An independent data monitoring and safety and board (DMSB) has been established, consisting of a patient representative, a representative of CBT and a representative of psychodynamic therapy. AE (any untoward medical occurrence) and SAE (eg, self-harm, suicide, hospitalisation and death) will be documented and reported to the DMSB. The safety analysis will be based on the as-treated sample; that is, patients having received at least one treatment session or who have been randomised to the MA-WL will be evaluated for safety data.

Ancillary and post-trial care

The participating centres will offer ancillary and post-trial care if required.

Patient involvement

Representatives of patient organisations were involved in developing the trial.

Add-on projects

Project B-1 (treatment integrity, moderators and mediators)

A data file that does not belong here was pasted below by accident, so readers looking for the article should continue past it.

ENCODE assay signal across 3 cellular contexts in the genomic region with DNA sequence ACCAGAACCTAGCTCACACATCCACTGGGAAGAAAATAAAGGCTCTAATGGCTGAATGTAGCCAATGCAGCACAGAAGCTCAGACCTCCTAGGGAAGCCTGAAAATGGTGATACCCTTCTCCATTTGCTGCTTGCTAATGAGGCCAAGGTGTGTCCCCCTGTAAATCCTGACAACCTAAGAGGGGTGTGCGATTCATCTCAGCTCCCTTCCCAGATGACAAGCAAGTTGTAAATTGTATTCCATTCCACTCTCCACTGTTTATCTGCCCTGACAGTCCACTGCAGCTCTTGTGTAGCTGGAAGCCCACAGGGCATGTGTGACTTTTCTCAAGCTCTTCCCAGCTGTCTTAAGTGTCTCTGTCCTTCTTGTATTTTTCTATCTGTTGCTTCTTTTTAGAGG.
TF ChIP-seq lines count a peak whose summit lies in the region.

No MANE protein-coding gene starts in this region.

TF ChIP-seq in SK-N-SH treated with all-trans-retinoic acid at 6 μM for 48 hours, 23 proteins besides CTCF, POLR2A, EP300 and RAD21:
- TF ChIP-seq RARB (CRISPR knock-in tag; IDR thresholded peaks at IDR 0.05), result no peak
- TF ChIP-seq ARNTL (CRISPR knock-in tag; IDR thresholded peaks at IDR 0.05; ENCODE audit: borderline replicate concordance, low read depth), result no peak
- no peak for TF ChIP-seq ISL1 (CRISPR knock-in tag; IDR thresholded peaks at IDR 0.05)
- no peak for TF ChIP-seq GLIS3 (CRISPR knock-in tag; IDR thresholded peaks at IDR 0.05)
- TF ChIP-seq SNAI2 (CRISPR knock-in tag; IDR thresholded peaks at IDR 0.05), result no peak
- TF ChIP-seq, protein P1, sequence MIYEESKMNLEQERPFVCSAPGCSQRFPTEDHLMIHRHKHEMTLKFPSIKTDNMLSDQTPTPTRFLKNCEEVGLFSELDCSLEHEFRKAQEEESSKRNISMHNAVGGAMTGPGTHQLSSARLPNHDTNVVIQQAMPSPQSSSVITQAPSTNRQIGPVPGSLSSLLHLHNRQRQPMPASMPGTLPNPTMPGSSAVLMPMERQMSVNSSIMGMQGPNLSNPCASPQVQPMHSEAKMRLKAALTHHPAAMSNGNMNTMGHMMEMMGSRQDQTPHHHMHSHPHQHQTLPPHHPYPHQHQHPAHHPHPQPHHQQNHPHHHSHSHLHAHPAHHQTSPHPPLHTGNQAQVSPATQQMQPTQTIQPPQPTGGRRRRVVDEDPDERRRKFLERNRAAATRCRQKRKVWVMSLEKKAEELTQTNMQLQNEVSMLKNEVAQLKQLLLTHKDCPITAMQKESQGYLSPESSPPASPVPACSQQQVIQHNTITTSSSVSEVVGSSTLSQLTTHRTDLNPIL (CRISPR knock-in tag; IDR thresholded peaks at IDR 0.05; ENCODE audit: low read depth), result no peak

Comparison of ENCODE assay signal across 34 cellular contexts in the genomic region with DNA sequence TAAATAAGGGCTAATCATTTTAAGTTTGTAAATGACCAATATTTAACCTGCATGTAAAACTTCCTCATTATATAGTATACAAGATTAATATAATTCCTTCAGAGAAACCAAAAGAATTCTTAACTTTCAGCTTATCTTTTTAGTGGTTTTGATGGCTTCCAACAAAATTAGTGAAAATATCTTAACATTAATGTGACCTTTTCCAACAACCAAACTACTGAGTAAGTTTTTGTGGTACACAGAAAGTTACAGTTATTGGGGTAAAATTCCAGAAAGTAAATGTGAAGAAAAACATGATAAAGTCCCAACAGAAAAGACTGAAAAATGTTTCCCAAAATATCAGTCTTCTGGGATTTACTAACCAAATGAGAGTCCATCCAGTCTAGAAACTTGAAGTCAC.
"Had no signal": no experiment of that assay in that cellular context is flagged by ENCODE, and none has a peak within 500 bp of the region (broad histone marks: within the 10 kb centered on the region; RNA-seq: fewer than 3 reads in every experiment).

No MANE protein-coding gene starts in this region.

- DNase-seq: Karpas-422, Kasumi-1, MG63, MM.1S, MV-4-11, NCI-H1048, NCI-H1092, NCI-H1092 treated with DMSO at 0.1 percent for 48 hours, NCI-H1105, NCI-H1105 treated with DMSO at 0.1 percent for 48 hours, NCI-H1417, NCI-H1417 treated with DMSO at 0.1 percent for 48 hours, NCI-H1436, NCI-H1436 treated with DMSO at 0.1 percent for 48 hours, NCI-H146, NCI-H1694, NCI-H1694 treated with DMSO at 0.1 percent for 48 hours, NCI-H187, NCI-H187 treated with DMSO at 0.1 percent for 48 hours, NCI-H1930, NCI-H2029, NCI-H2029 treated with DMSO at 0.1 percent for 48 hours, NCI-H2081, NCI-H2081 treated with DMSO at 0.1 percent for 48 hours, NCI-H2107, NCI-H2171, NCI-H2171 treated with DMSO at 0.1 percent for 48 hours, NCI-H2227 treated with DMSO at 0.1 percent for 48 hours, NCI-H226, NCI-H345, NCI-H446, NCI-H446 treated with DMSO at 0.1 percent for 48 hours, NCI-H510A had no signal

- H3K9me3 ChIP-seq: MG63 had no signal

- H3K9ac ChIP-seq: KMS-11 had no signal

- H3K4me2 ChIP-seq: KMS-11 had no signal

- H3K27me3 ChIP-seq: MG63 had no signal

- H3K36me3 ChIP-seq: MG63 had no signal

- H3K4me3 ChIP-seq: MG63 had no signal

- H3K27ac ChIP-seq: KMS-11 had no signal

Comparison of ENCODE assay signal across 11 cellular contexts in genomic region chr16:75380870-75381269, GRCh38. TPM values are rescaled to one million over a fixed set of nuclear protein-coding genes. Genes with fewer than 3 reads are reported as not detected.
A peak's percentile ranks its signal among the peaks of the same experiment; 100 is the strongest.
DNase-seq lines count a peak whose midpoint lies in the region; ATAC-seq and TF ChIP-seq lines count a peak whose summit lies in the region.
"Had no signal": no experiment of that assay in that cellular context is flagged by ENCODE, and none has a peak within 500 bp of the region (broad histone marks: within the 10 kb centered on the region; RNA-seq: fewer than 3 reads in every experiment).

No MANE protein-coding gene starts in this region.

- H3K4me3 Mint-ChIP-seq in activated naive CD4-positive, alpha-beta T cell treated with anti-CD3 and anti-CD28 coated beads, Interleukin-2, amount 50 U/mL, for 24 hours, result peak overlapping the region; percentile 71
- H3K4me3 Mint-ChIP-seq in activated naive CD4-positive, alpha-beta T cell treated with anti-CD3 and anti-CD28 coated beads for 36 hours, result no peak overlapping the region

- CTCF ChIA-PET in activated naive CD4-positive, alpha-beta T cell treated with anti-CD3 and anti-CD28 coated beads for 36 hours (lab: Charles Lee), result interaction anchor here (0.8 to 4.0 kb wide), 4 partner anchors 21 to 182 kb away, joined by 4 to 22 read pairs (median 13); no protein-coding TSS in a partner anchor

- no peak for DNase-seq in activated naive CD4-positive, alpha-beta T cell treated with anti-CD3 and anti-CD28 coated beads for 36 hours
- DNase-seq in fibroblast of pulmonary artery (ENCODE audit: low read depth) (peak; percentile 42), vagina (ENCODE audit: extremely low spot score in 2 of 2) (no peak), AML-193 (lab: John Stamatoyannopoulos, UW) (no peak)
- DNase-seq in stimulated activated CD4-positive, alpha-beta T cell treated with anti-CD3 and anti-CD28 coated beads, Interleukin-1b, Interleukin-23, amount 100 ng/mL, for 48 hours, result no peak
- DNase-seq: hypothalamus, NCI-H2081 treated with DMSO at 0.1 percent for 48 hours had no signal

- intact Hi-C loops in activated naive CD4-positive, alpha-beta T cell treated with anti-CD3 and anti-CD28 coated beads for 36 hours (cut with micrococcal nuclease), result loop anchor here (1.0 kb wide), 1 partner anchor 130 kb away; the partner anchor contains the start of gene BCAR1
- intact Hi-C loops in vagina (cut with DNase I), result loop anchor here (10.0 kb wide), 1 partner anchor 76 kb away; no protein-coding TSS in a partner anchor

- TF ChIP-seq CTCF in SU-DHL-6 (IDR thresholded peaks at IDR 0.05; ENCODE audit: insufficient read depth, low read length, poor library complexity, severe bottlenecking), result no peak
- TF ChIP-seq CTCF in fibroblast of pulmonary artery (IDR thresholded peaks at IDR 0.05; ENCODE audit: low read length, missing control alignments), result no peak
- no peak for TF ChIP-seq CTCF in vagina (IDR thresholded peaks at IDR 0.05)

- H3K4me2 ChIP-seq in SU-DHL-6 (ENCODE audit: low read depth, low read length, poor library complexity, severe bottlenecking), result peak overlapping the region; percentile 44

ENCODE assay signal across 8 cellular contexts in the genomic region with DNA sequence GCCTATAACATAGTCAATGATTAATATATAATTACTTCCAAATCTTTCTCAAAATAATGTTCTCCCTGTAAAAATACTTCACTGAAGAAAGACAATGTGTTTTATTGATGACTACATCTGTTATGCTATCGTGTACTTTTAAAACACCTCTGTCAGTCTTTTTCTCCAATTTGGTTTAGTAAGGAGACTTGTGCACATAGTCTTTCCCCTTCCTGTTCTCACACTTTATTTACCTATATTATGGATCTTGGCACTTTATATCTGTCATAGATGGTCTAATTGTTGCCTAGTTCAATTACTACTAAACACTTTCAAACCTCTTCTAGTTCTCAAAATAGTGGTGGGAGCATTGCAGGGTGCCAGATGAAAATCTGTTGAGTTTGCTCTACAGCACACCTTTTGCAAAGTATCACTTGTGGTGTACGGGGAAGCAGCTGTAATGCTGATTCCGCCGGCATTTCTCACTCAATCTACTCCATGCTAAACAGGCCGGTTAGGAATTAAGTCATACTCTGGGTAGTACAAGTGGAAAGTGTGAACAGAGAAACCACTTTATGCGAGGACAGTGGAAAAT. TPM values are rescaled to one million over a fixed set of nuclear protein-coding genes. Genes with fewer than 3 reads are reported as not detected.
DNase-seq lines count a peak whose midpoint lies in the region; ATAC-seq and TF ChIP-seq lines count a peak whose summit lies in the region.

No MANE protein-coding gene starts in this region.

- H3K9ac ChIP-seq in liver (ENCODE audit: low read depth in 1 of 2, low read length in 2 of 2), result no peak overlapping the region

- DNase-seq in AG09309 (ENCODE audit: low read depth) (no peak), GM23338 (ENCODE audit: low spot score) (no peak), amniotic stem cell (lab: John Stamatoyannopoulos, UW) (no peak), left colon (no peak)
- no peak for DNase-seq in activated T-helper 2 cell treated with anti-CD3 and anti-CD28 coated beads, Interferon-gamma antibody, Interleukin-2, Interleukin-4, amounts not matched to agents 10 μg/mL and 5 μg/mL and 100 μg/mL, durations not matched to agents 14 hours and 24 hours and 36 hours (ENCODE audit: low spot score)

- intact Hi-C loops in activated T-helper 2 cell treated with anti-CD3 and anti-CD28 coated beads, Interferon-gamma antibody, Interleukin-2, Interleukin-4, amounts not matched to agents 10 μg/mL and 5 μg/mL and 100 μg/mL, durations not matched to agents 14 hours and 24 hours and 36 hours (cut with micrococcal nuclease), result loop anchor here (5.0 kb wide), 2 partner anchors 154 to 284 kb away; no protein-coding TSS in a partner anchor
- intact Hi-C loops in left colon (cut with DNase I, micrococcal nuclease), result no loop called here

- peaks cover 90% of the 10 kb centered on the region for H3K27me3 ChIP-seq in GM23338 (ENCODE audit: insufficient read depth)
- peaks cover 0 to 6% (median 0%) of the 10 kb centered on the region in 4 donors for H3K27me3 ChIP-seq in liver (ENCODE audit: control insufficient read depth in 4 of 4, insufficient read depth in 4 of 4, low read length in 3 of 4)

To empirically examine treatment integrity, three sessions will be randomly selected from each treated patient, one from the early, one from the middle and one from the late phase of treatment (3×125 for each treatment). These sessions will be rated by masked and trained raters with regard to treatment integrity by use of the Comparative Psychotherapy Process Scale45 and by treatment-specific checklists that include core interventions. In addition to treatment integrity, B-1 will study moderators (eg, type and duration of CM, personality organisation32 and therapy expectancies46) and mediators of outcome (eg, therapeutic alliance,47 mood regulation,48 mentalisation30 and attachment31). To examine whether the latter variables represent mediators of outcome, they will be additionally assessed after session 10 (table 1) to see if they show changes prior to changes in outcome.49